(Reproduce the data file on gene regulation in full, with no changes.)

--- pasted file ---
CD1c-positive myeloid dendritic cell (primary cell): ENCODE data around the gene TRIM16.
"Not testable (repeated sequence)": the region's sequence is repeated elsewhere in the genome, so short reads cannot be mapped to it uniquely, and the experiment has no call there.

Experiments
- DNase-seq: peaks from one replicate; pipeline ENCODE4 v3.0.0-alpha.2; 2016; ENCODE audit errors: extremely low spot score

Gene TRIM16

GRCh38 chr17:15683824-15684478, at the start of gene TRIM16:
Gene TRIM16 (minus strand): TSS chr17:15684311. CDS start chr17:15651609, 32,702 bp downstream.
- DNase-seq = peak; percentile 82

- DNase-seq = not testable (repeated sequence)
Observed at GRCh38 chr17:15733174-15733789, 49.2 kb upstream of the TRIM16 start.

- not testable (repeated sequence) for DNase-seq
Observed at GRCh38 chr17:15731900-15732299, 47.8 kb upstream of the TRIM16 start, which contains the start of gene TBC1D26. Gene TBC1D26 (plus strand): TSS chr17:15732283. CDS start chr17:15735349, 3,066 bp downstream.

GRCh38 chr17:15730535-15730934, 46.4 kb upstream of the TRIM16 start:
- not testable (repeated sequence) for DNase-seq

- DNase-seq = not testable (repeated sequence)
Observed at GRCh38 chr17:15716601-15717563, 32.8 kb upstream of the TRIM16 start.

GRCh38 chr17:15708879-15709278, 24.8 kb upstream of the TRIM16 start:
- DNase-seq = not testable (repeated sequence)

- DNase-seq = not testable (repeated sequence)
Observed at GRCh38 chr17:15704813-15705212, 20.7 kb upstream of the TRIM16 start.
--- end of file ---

CD1c-positive myeloid dendritic cell (primary cell): ENCODE data around the gene TRIM16.
"Not testable (repeated sequence)": the region's sequence is repeated elsewhere in the genome, so short reads cannot be mapped to it uniquely, and the experiment has no call there.

Experiments
- DNase-seq: peaks from one replicate; pipeline ENCODE4 v3.0.0-alpha.2; 2016; ENCODE audit errors: extremely low spot score

Gene TRIM16

GRCh38 chr17:15683824-15684478, at the start of gene TRIM16:
Gene TRIM16 (minus strand): TSS chr17:15684311. CDS start chr17:15651609, 32,702 bp downstream.
- DNase-seq = peak; percentile 82

- DNase-seq = not testable (repeated sequence)
Observed at GRCh38 chr17:15733174-15733789, 49.2 kb upstream of the TRIM16 start.

- not testable (repeated sequence) for DNase-seq
Observed at GRCh38 chr17:15731900-15732299, 47.8 kb upstream of the TRIM16 start, which contains the start of gene TBC1D26. Gene TBC1D26 (plus strand): TSS chr17:15732283. CDS start chr17:15735349, 3,066 bp downstream.

GRCh38 chr17:15730535-15730934, 46.4 kb upstream of the TRIM16 start:
- not testable (repeated sequence) for DNase-seq

- DNase-seq = not testable (repeated sequence)
Observed at GRCh38 chr17:15716601-15717563, 32.8 kb upstream of the TRIM16 start.

GRCh38 chr17:15708879-15709278, 24.8 kb upstream of the TRIM16 start:
- DNase-seq = not testable (repeated sequence)

- DNase-seq = not testable (repeated sequence)
Observed at GRCh38 chr17:15704813-15705212, 20.7 kb upstream of the TRIM16 start.